Routine maintenance

Friday, May 19, 2023

It was a very nice weather week.  The days have been hovering around 80ºF (27C) and the nights in the 50s.  We are not seeing the haze or smoke that has been affecting the great plains and western corn belt.  The days are partly cloudy and/or sunny.  Nice.  We are using this week to do typical summer jobs.

John has been working to prepare the water supply truck/trailer for a big week of spraying herbicide on soybeans next week.

Brandon is out in the Gator applying a herbicide to fencerows and around the buildings and bins.  I have been doing a little bit of bush-hog mowing, and afterwards washing up the tractor.   These jobs are part of what my dad used to call “beautifyin’ the homestead”.  Brandon spends several hours each week just mowing the yard at Ross’ house and the farm lots and our half-mile-long lane—around 7-8 acres.  That keeps the new JD Z970R mower (and Brandon) busy!  And it looks nice and ‘cared for’ afterwards.

Brandon sprays the weeds around the grain bins and buildings. It cleans up the appearance.

After a session of mowing, I like to use a leaf blower to clean off the debris from the top of the bush hog, then I often wash off the tractor. This 6145R is really a great tractor for this job.

Also on the ‘beautifyin’ theme, Brandon and I smoothed down and leveled up and seeded the two farm-yard areas that were disturbed when the new water lines were dug in.  Our sophisticated tools included a long-handled shovel, a garden rake, and a hand-cranked seed spreader.  Now, the mower won’t have to go around the lumps and craters.  And tonight’s predicted rain should help the fescue seed get started.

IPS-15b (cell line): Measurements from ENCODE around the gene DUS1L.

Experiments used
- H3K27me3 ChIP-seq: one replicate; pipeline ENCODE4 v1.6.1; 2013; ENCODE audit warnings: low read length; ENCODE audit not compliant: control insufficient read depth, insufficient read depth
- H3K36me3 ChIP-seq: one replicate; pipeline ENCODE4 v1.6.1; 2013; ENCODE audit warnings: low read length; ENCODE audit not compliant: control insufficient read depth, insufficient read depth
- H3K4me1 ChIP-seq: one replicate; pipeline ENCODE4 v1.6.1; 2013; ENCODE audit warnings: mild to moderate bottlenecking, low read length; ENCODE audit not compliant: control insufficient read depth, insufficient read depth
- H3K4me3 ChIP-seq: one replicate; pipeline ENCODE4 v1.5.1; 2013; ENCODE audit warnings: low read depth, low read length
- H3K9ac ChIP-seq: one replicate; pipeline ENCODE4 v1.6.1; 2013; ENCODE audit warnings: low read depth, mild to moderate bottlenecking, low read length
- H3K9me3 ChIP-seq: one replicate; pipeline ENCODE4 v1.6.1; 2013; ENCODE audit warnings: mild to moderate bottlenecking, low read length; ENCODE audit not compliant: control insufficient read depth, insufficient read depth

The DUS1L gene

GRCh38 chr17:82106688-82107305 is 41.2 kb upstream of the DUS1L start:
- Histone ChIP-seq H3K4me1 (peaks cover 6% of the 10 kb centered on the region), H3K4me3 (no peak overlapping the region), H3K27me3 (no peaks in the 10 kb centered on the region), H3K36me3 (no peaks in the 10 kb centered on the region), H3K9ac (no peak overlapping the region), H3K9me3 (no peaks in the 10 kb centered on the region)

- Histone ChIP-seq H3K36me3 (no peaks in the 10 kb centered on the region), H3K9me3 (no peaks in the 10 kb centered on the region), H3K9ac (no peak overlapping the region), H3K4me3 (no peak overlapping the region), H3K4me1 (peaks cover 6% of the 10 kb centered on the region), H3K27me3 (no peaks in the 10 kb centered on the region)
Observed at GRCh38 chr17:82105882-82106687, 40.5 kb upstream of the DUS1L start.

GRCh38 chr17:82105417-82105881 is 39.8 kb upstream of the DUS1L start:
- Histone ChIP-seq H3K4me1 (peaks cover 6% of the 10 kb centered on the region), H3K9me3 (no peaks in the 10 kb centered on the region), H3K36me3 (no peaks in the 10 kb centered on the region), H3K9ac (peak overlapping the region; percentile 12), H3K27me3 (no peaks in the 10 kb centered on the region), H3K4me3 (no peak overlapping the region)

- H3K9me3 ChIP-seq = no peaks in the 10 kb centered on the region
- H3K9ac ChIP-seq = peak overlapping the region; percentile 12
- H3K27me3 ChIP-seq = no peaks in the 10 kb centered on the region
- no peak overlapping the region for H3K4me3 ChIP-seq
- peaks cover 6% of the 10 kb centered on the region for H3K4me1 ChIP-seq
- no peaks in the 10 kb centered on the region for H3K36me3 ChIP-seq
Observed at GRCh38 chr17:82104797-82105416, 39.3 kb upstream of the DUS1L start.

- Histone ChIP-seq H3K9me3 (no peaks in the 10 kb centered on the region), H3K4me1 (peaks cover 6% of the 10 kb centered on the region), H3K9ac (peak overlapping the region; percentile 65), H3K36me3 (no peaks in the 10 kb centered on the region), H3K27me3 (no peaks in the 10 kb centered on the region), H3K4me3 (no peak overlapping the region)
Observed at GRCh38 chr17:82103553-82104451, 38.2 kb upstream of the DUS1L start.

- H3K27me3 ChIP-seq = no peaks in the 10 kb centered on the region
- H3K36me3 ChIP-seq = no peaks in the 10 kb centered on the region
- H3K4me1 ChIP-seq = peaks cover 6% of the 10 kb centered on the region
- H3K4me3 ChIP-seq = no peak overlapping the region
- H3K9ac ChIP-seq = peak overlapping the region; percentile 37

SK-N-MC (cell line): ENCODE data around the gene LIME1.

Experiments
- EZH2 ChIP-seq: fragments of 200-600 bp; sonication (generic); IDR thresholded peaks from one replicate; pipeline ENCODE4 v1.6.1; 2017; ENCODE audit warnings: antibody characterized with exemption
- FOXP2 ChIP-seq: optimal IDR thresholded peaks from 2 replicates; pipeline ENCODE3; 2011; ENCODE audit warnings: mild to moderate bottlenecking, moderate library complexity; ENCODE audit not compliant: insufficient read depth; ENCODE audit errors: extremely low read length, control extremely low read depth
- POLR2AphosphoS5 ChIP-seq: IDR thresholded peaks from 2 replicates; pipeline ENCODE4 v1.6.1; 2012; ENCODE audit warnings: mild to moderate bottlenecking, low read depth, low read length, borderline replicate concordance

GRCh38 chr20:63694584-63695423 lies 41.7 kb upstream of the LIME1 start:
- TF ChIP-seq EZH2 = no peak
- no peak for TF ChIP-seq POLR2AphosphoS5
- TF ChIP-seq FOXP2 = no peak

It’s probably not the most favorable time to sow grass seed, but we gotta try. I’ve heard it’s best to plant grass in any month that has an “R” in its name. We can sprinkle more out there in September if it’s needed.

On the other side of the driveway, the area was a bit more extensive and even more rough. This is where the boring machine sat to bore under the driveway.

Wednesday, I was out to inspect all the wheat fields with the assistance of Landon Taylor, our wheat consultant from Nutrien in Owensboro, Kentucky.  The wheat condition has improved since winter, but we are not as optimistic about yields as the past two years.

Here, Landon inspects the health of the root system and evaluates the tillers.

I have been in the office preparing the reports and paperwork for the annual renewal of our line of credit.  I even got the pickup washed today.  It is a busy time, but not so busy that we get home after dark.

I like it when the pickup is clean


As this 3rd week of May wraps up, we are very grateful for the condition of the growing crops– corn, soybeans, and wheat.  Crop development is relatively advanced for this date; it is a little bit ahead of average.  There may be a few acres (<10) of soybeans to replant, but that’s too muddy right now to think about.   There have been summers when I replanted over 800 acres of soybeans!  So, this spring has been very kind to us.

In early June, we will pull out the combines and make the internal adjustments to their threshing systems to be ready for the wheat crop.  Towards the middle- to end-of-June,  the wheat crop will be harvested, and ASAP after that, the double-crop soybeans (DCB) will be no-till planted in the wheat stubble.  The days keep marching on, and soon it will be June!  Boy, oh boy… does it go by fast!

Have a wonderful weekend.




This entry was posted in Farm Days, News, Planting and tagged , , , , , . Bookmark the permalink.

Leave a Reply